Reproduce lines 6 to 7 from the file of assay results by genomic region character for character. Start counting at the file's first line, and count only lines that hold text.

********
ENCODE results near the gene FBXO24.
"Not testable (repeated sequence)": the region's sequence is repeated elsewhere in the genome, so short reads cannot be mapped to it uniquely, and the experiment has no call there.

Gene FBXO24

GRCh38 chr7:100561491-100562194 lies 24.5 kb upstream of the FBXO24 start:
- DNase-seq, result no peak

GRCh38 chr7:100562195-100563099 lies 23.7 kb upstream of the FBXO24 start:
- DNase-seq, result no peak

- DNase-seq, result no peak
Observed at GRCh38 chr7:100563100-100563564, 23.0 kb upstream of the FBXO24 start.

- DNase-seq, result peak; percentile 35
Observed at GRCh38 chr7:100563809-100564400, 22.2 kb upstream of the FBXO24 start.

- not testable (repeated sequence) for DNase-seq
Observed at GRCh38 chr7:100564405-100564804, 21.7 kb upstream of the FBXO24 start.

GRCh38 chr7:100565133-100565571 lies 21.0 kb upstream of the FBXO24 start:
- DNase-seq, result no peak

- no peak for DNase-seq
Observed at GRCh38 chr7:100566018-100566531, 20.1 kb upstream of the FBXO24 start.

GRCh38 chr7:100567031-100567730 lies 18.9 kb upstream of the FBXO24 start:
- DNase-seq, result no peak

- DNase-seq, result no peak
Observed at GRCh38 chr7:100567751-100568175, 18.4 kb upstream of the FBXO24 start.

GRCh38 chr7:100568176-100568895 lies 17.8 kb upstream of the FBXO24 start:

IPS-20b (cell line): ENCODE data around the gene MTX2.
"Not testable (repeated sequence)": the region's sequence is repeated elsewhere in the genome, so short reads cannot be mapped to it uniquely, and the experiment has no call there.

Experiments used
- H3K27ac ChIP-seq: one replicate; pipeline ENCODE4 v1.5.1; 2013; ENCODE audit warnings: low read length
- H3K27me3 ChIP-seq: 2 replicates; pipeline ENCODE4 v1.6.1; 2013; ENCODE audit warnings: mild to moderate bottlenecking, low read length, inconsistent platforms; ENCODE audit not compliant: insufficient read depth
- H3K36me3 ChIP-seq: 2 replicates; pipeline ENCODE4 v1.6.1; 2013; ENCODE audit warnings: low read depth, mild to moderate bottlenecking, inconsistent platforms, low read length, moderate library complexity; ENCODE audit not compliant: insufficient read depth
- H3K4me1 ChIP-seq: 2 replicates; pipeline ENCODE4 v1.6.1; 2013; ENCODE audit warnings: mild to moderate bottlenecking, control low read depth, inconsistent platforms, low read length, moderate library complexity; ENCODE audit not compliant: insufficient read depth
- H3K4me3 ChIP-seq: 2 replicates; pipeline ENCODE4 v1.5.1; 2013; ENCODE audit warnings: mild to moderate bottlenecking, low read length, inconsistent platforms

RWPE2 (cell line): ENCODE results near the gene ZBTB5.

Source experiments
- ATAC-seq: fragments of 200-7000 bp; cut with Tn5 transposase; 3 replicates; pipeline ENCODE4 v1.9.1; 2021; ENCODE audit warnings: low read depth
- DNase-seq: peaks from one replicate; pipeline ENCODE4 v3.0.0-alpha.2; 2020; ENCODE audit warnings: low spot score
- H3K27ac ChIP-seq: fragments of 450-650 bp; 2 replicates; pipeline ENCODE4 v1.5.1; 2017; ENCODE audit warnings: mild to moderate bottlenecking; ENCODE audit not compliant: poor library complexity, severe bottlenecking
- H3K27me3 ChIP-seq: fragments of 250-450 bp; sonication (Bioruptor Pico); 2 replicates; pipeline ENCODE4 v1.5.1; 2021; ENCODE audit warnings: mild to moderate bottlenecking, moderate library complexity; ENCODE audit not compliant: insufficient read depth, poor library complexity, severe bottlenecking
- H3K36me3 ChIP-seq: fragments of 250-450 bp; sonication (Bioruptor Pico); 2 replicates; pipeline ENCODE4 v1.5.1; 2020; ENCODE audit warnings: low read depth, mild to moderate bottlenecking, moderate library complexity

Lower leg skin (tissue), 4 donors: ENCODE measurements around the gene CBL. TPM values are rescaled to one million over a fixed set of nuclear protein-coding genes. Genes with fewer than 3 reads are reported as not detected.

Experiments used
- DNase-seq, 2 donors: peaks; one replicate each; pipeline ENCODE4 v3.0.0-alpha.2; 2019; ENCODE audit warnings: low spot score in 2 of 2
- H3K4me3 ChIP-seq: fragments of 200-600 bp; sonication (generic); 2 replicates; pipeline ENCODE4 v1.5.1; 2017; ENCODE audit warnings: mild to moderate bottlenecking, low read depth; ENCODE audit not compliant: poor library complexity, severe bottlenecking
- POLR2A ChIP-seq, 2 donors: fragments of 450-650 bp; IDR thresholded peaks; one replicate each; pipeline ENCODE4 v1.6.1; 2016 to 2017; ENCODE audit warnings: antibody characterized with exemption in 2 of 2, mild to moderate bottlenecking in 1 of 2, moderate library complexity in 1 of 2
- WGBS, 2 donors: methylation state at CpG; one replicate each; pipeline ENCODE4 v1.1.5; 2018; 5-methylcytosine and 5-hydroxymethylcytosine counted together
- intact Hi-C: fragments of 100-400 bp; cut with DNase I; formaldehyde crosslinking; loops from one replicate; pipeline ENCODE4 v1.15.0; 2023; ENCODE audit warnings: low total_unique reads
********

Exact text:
GRCh38 chr7:100562195-100563099 lies 23.7 kb upstream of the FBXO24 start:
- DNase-seq, result no peak